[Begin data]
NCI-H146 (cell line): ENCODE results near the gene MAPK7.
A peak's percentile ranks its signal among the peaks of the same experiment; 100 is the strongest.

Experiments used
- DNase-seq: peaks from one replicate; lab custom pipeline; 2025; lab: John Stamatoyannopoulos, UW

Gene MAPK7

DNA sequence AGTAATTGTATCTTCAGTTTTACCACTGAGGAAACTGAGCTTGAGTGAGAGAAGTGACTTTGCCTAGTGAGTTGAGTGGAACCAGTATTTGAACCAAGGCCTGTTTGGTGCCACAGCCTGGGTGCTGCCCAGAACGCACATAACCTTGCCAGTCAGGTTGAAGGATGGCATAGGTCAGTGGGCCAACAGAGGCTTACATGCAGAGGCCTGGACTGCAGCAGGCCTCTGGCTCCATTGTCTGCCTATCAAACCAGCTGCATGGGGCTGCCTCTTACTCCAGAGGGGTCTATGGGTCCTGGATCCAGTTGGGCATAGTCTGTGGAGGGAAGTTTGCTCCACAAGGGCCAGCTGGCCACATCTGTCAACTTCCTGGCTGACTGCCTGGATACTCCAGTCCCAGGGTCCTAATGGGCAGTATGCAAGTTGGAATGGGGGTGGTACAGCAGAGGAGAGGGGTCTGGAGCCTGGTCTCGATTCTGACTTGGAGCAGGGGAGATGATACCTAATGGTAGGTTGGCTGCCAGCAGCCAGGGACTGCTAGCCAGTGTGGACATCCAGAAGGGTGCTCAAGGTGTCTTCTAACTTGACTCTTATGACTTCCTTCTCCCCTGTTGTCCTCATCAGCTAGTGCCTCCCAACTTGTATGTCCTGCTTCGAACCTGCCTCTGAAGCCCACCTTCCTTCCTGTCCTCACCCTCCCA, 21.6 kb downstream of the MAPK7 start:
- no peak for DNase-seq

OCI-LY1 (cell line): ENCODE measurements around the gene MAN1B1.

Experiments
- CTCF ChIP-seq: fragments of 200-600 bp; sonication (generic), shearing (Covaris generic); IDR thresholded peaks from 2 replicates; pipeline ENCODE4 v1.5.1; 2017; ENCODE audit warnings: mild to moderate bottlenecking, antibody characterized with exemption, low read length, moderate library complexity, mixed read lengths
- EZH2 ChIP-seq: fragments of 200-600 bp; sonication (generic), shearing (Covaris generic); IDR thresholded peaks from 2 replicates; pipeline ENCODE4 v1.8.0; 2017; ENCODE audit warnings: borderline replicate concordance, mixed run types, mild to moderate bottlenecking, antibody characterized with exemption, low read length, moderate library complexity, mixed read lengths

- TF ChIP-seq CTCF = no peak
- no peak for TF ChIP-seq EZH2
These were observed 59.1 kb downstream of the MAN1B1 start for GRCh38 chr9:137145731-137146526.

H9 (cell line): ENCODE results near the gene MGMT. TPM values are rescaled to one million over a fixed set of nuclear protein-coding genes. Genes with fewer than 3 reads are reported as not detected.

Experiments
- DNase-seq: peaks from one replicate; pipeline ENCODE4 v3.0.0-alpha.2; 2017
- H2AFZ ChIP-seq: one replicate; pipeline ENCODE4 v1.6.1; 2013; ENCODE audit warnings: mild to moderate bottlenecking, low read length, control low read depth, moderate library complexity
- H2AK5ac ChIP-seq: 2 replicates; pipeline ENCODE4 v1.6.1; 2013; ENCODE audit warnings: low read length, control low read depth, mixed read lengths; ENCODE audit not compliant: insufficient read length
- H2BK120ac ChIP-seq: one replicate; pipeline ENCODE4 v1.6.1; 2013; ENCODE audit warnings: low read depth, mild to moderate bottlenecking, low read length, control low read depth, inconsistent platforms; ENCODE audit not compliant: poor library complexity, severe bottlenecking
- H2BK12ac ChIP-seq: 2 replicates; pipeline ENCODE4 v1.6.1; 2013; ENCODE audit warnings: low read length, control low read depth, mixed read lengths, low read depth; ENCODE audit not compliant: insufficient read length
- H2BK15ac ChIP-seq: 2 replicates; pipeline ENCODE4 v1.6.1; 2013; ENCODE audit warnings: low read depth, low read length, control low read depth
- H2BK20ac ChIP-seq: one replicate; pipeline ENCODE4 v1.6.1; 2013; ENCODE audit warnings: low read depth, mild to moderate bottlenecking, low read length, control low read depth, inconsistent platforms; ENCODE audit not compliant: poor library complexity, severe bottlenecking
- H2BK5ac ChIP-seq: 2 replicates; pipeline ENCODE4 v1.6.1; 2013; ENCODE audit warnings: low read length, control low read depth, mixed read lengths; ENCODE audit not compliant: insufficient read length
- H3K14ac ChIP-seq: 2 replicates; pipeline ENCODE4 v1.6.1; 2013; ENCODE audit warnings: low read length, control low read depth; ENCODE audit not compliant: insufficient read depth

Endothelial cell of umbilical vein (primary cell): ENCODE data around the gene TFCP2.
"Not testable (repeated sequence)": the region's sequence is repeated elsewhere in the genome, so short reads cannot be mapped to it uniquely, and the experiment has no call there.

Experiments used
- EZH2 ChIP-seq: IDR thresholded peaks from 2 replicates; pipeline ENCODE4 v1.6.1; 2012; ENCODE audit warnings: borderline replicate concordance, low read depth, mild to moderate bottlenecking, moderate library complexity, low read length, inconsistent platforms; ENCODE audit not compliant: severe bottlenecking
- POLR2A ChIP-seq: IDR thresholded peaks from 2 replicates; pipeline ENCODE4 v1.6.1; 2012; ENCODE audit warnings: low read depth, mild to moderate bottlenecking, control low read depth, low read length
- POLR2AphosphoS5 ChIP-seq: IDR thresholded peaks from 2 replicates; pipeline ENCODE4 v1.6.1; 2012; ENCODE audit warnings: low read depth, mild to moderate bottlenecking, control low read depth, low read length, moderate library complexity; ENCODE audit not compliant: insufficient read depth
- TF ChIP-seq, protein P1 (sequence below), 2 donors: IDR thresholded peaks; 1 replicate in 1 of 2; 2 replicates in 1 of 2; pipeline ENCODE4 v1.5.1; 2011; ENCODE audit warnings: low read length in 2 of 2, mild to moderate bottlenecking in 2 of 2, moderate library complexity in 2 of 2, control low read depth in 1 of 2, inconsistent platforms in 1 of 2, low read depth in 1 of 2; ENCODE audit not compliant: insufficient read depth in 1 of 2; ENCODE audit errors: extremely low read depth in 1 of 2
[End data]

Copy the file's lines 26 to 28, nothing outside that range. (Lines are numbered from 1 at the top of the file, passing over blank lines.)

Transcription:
Endothelial cell of umbilical vein (primary cell): ENCODE data around the gene TFCP2.
"Not testable (repeated sequence)": the region's sequence is repeated elsewhere in the genome, so short reads cannot be mapped to it uniquely, and the experiment has no call there.

Experiments used